Whenever a new corruption scandal comes to light, many politicians instinctively react with strong punitive rhetoric, and this rhetoric often translates into action, usually in the form of amendments to criminal codes that make penalties for corruption offenses harsher. Latin America supplies plenty of examples of this (see here, here, here, and here.) Yet despite this emphasis on punishment, many corrupt politicians avoid justice altogether, and in the rare cases where they are found guilty, many end up doing only short stints in comfortable detention centers. Consider, for example, Colombia, which has unusually good public data on corruption convictions and sentences thanks to the work by the Anticorruption Observatory of the Secretary for Transparency. According to this data, between 2008 and 2017, criminal courts in Colombia have convicted 2,178 individual defendants for corruption (51.2% for bribery, 23% for embezzlement, and the remainder for other corruption-related offenses), but only about one-quarter of these convicted defendants actually went to prison. Approximately half of these defendants received suspended sentences, while another quarter were sentenced to house arrest. And of those who did go to prison, the time served was only about 22 months on average, much lower than the penalties on the books for corruption offenses. No wonder many Colombians believe the criminal justice system is too lenient.

The reason that actual Colombian sentences end up being so light, despite the penalties on the books being so heavy, is that Colombian law includes a set of provisions that allow for a variety of sentence reductions if certain conditions are met. For example, a defendant who accepts guilt can receive a 50% reduction in his prison term. Inmates may also reduce their prison term through work, with very generous terms: An inmate reduces his sentence by one day for every two days of ordinary work (8 hours of work per day), or for every four hours of work as a teacher. An inmate can also reduce his sentence through in-prison education, with  six hours of study translating into one day of sentence reduction. Furthermore, once an inmate has served 60% of his sentence, he can petition for release for good behavior.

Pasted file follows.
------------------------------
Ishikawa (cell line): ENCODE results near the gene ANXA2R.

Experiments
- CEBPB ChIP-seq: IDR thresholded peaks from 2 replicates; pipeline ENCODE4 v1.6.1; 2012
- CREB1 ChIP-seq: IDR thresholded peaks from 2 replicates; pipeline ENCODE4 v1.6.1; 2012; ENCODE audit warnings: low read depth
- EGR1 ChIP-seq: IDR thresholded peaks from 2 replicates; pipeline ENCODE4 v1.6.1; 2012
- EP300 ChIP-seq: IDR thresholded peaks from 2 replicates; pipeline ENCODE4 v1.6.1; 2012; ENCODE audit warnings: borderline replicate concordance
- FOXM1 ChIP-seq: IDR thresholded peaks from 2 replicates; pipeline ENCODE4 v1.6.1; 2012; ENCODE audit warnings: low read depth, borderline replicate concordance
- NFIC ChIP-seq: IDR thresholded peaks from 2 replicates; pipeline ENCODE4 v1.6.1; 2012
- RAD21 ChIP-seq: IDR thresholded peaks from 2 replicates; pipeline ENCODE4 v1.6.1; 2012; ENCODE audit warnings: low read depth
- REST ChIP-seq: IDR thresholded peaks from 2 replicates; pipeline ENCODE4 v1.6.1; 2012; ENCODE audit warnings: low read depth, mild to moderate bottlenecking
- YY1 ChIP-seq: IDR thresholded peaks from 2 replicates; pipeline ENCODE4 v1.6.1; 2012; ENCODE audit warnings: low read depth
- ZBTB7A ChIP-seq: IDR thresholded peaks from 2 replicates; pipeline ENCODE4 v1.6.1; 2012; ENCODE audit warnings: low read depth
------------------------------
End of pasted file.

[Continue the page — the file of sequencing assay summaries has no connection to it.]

This excessive leniency needs to be addressed, not only in corruption cases but in all cases. Specifically, Colombia should adopt the following revisions to its criminal laws: Continue reading

Video: CAPI Panel on “Anti-Corruption Efforts in Latin America”

Recent developments in the fight against corruption across Latin America seem to have prompted an increasing number of conferences, workshops, and similar events that focus on this issue. (I was able to participate in one such event at Rice University’s Baker Center a few months back.) Last month, Columbia University’s Center for the Advancement of Public Integrity (CAPI) held another, similar event that may be of interest to those who follow these developments (indeed, perhaps of even greater interest to those who haven’t been following them, but would like to get up to speed). The panel, entitled “Anti-Corruption Efforts in Latin America: Perspectives from Brazil, Argentina, Colombia, and Mexico,” was moderated by Daniel Alonso (Managing Director of Exiger), and featured four senior lawyers from the region: Eloy Rizzo Neto (Brazil), Gustavo Morales Oliver (Argentina), Diego Sierra (Mexico), and Daniel Rodriguez (Colombia). The video of the discussion can be found here. And here’s a quick overview of the discussion, with corresponding time markers for the video: Continue reading

The Consequences of Zero Tolerance

The chart above shows what happens when policy is based on a slogan. In this case “Zero Tolerance.” Procurement rules in both Peru and Colombia require that any public contract tainted by corruption be terminated immediately. As the Brazilian investigation into construction giant Odebrecht unfolded, it became clear that many projects to build highways, power plants, and other infrastructure projects in the two countries had been corruptly awarded.  Authorities in both countries then did what the law told them they must: cancel the contracts.